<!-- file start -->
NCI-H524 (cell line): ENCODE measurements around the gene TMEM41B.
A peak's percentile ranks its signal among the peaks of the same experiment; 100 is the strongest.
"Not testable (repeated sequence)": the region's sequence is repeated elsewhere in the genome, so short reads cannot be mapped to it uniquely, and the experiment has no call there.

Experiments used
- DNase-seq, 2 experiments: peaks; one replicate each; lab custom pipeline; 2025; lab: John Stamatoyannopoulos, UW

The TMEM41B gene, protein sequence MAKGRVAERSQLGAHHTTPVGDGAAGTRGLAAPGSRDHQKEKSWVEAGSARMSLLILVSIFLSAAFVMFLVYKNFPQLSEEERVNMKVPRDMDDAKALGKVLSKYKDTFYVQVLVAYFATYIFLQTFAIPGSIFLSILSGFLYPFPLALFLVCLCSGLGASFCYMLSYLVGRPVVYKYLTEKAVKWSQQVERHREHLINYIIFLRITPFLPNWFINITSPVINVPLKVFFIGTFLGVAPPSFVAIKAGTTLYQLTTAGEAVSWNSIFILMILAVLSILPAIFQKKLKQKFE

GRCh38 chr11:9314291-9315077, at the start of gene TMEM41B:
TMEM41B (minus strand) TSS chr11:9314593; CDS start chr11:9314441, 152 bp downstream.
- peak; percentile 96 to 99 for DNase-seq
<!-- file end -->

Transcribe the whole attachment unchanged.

NCI-H524 (cell line): ENCODE measurements around the gene TMEM41B.
A peak's percentile ranks its signal among the peaks of the same experiment; 100 is the strongest.
"Not testable (repeated sequence)": the region's sequence is repeated elsewhere in the genome, so short reads cannot be mapped to it uniquely, and the experiment has no call there.

Experiments used
- DNase-seq, 2 experiments: peaks; one replicate each; lab custom pipeline; 2025; lab: John Stamatoyannopoulos, UW

The TMEM41B gene, protein sequence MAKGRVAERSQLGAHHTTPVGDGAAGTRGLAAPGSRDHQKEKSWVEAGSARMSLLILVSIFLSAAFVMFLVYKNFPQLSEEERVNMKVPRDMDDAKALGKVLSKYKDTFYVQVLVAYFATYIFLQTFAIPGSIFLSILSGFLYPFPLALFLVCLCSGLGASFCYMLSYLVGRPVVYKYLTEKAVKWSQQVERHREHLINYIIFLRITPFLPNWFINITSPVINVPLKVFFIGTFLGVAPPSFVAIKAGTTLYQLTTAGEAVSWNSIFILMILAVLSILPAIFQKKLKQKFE

GRCh38 chr11:9314291-9315077, at the start of gene TMEM41B:
TMEM41B (minus strand) TSS chr11:9314593; CDS start chr11:9314441, 152 bp downstream.
- peak; percentile 96 to 99 for DNase-seq